By Billy Joe Fudge
the Covid handwriting on the wall and decided to “hurry up and wait” till this demon passed us by. Well, it went by much more slowly than we ever imagined and before you know it, the Fall Heritage Festival met the same fate as Plow Day. However and although it seems as if we spent much of last year standing out in “a cold, wind-driven rain”, in reality, we took stock of where we had been, where we were, and where we were hoping to go and then, we charged forward.
(1) We began our Third Thursday Jam Sessions that have attracted some really talented local musicians and singers. Everyone has a great time at these events and we have plans to bring more of the community out to the Bank Barn and sit and visit for a spell while listening to some seriously great music.
(2) In late October, we had our first Country Corn Picking event. Local Vo Ag students from Green County and others came out to pick our Boone County White Corn by hand, throw it in a mule-drawn wagon, and stored it in the crib. We even ground some of it into meal and made some really good hoecakes cooked in a black, cast-iron skillet over an open fire.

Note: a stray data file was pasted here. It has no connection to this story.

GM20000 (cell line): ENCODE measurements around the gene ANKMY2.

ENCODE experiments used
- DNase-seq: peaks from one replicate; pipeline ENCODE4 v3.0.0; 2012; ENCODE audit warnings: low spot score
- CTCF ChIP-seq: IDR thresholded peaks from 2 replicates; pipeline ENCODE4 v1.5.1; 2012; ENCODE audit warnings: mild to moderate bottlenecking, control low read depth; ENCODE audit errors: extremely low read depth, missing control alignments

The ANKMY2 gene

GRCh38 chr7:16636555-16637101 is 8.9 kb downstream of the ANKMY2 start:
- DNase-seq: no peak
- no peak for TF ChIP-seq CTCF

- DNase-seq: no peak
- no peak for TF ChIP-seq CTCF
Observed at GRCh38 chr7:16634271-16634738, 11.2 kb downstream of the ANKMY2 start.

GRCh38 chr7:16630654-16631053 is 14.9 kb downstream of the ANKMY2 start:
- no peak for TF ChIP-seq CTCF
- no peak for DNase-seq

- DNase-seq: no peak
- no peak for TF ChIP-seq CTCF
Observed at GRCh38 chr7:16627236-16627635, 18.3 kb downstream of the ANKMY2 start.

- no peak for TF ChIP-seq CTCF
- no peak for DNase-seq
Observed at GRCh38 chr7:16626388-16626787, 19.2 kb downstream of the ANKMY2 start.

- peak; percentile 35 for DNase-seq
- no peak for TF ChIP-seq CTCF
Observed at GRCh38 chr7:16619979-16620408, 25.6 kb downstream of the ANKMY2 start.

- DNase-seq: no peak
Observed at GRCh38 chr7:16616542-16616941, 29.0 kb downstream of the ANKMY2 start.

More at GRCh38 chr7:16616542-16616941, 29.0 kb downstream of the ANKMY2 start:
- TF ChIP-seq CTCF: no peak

This was a small beginning to what we suspect will become an annual reenactment of harvest and preservation of food. Our subsistence farming forefathers celebrated this time of bounty during mid to late fall and we are going to celebrate each year also.
(3) In November our most talented, hard-working, capable and effervescent Program Director, Lyn Stanton, came on board the Homeplace wagon. We are so thankful for her dedication to excellence in her efforts to breathe new life into our volunteer organization and expanding the role of Homeplace in education, information, culture, conservation, entertainment and historic preservation.
4) The first two weekends of December, Campbellsville University Children’s Theatre took advantage of our open-air, Bank Barn Theater to present “A Christmas Carol…More or Less”. We expect to see them return with even more programming this year.
(5) We planted 13 pure American Chestnuts to officially begin the Homeplace on Green River, Germplasm Conservation Orchard. Much work needs to be done in preparation for the day when we will be able to reintroduce blight-resistant American chestnut into Kentucky’s 12,000,000 acre hardwood forest and we are going to do our part.
6) We prepared a proposal to the Kentucky Legislature seeking funding to establish a two-year outdoor classroom pilot project at Homeplace to research the protocols and the most financially viable options available for the Legislature to establish the framework needed to make an outdoor classroom available to every Kentucky student. When funded, Kentucky will be well on its way to leading the nation in hands-on, outdoor education.
Prior to Covid, Homeplace was topping 7,000 visitors annually to our festivals, trails and school field days. Now, we can see that in the near future we will be drawing dozens of thousands annually to Kentucky’s Outdoor Classroom at Homeplace, our festivals, our research programs and our world class educational and recreational trail system. Look out Twenty-Twenty one, here we come!